Justin Rose ended a 42-year title drought by English players at the U.S. Open with his two-shot victory at Merion on Sunday and has been tipped by his predecessor, Tony Jacklin, to win several more majors.
Jacklin, who clinched the 1970 U.S. Open at Hazeltine, applauded Rose's strength of character and ice-cool finish, and has marked him out as one of the favourites for the July 18-21 British Open at Muirfield in Scotland.
"He's a great champion now and he's got it all together," Jacklin, 68, told Reuters by telephone on Monday. "It was a supreme test at Merion and he came through it with flying colours.
"He's only 32 years old and he's got 10 years ahead of him where he can look forward to more great performances and more major championship wins, I have got no doubt about it.
"He will certainly be one of the favourites at Muirfield in a few weeks' time."
Rose landed his first major title after carding a level-par 70 in challenging conditions at breezy Merion, overhauling the 54-hole leader Phil Mickelson and shrugging off two bogeys during the brutal five-hole closing stretch.
Asked what he regarded as Rose's greatest attributes as a player, Jacklin replied: "First of all he had a tough start to his professional career. He dealt with a lot of adversity and dealing with that has given him a great foundation, it has toughened him up.
"And he has worked hard on his swing technique. He has got a beautiful ball swing now, a swing that's proven this week it will stand to up to whatever they throw at him, pressure-wise. The way that he played that 18th hole was just spectacular."
Rose split the fairway off the tee at the 511-yard, par-four last, Merion's most difficult hole during the week, then hit his four-iron approach right at the flag for his ball to roll through to the back of the green before nestling on the fringe.
HOLDING OFF MICKELSON
Well aware he could still be caught at the top by Mickelson, who playing behind him, Rose used a three-wood to putt and very nearly sank the birdie attempt, his ball curling left-to-right before halting inches short of the cup.
"He was unlucky not to finish stone dead, for his ball to finish where it did," Jacklin, who won the first of his two major crowns at the 1969 British Open, said of Rose's approach to the elevated 18th green.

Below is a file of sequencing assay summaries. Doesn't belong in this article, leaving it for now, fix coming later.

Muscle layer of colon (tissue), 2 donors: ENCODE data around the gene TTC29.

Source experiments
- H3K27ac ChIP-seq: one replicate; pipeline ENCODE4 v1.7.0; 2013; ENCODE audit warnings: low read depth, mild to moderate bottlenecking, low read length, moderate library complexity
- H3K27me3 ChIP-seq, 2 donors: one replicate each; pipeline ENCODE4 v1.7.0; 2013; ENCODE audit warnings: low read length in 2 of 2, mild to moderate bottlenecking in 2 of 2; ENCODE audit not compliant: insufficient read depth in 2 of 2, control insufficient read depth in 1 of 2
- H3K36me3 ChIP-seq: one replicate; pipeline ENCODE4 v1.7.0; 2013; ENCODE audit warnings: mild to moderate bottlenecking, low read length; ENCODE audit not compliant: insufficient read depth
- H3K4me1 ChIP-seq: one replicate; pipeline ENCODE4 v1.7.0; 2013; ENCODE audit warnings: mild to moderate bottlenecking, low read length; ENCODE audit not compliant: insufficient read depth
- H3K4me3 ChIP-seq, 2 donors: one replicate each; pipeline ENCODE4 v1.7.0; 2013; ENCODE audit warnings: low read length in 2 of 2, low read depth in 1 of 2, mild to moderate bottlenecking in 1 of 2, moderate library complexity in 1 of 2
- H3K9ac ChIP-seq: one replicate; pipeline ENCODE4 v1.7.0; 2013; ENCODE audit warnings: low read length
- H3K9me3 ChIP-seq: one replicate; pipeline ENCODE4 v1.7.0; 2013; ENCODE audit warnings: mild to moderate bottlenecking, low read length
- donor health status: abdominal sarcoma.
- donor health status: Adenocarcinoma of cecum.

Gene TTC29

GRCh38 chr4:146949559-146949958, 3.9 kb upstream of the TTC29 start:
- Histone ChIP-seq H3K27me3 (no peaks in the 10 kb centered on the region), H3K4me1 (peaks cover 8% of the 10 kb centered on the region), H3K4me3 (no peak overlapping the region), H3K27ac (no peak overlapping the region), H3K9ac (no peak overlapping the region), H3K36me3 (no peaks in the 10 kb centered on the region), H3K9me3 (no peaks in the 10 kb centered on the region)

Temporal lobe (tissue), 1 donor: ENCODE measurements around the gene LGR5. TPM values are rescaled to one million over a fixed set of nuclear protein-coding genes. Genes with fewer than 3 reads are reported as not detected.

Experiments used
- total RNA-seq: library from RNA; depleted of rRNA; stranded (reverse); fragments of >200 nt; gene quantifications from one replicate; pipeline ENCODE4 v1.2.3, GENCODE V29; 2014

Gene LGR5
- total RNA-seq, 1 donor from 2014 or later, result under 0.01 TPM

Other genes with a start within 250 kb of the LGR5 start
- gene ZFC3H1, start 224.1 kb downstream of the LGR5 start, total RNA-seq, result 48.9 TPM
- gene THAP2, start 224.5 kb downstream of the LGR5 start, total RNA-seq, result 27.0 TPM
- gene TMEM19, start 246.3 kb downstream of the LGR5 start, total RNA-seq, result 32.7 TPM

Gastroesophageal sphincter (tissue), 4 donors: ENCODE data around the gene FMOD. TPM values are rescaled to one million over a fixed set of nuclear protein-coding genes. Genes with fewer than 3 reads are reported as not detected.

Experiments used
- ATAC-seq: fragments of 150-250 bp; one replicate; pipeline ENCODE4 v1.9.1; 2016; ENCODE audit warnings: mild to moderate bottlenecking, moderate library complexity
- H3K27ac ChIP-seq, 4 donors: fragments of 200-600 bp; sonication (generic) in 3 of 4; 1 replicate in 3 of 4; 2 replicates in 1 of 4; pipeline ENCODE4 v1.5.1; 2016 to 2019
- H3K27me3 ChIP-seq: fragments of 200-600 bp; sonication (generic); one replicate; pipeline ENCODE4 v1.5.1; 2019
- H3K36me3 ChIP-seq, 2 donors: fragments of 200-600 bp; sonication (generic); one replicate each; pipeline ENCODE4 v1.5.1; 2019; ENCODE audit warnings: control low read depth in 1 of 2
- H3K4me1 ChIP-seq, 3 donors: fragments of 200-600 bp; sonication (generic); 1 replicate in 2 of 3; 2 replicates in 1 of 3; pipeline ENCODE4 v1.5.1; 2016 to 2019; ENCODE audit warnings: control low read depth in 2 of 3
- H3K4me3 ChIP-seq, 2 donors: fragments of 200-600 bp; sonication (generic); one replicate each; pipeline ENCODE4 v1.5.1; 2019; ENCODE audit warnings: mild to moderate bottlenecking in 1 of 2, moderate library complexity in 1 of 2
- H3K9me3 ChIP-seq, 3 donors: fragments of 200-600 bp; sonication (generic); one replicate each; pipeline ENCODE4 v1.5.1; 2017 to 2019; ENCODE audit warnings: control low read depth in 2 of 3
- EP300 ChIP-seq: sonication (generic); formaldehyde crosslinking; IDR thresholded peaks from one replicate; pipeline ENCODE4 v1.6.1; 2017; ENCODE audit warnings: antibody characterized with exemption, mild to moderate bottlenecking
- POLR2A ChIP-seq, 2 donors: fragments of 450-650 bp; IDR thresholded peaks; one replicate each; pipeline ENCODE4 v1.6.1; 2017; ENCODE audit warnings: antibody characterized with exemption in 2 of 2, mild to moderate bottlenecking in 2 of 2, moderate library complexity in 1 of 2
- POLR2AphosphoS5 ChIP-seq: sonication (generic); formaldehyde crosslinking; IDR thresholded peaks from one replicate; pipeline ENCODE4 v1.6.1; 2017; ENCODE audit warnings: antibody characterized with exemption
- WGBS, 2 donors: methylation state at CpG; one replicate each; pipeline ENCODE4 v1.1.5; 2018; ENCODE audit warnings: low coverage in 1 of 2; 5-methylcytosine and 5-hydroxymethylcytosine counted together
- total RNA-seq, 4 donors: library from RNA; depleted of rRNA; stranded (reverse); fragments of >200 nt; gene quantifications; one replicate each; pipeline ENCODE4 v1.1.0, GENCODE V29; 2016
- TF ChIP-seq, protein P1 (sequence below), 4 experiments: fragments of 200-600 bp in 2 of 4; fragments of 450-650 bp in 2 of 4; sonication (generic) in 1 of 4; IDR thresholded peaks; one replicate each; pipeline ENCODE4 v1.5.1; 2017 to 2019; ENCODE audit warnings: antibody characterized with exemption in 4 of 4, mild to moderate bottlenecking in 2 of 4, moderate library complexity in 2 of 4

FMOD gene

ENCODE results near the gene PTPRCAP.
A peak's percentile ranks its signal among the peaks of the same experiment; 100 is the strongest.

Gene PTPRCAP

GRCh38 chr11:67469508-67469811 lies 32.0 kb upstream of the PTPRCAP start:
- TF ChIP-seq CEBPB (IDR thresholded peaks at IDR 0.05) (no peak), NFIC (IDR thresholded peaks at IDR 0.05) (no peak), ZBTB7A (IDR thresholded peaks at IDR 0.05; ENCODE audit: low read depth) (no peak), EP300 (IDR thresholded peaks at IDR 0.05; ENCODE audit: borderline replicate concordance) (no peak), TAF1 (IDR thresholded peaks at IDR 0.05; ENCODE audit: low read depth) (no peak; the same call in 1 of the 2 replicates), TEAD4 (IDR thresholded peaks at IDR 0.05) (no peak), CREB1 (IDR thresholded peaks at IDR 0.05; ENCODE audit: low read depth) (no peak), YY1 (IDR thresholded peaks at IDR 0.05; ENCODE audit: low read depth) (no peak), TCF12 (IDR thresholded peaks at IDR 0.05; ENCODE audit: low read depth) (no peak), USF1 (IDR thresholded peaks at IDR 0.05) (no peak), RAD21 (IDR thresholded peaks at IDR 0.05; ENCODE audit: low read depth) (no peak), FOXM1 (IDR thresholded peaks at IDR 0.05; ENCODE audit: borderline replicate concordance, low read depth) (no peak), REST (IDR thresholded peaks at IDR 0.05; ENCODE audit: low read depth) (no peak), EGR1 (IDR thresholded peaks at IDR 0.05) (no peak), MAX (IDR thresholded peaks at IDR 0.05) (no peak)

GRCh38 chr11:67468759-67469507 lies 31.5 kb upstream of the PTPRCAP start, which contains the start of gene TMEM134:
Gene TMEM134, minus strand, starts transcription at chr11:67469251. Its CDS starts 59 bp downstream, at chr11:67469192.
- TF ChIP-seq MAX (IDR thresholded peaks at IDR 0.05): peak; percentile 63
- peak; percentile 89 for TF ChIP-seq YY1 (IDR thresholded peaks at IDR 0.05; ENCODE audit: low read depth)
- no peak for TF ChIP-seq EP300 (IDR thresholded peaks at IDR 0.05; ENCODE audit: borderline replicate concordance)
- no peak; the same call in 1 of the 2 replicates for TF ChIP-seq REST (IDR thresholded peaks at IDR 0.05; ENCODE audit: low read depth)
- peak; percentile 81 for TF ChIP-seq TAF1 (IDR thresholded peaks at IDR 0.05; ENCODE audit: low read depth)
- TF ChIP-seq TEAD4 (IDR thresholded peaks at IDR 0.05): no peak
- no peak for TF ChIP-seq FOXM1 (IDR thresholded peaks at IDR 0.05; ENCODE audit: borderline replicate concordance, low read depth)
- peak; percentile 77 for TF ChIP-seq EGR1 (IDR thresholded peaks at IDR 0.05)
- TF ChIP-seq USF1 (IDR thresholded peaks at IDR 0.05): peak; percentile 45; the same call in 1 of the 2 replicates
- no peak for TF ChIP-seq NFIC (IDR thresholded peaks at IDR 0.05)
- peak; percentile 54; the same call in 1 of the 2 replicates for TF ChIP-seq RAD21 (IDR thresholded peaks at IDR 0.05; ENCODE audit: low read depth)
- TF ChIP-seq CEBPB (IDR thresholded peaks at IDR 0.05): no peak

"But Justin hung in there during that final round and didn't do anything stupid, he was patient and he showed great courage in the end.
"He had a three-putt late on (at the par-four 16th) and he didn't let it phase him. The way he played the last hole was just fantastic."
English golf has enjoyed something of a renaissance in recent years with Luke Donald and Lee Westwood both reaching the number one spot in the world rankings and players such as Ian Poulter and Paul Casey winning on both sides of the Atlantic.
Yet, just like six-times major champion Nick Faldo before them, none had managed to emulate Jacklin by winning the U.S. Open until Rose's breakthrough.
"I am quite surprised and 43 years is a long time but only a few players in my opinion have been really capable of doing it," Jacklin said of England's lengthy title drought at the major widely considered the most grueling to win.
"Faldo was the main one years ago and he went very close, he was unlucky not to get it done. And then more recently Lee Westwood has had his opportunities and didn't quite get it done.
"But majors and regular tour events are a completely different kettle of fish, especially the U.S. Open. Its set-up is so difficult."
According to Jacklin, U.S. Open organisers desired to "set the examination at the highest level to test your golfing skills and your mental capacities as well".
He added: "They're trying to frustrate you and it's a case of last man standing. Justin's win is great for the game and it will be great for the game in Britain. Hopefully he will open the door for more British players to give us more of the same."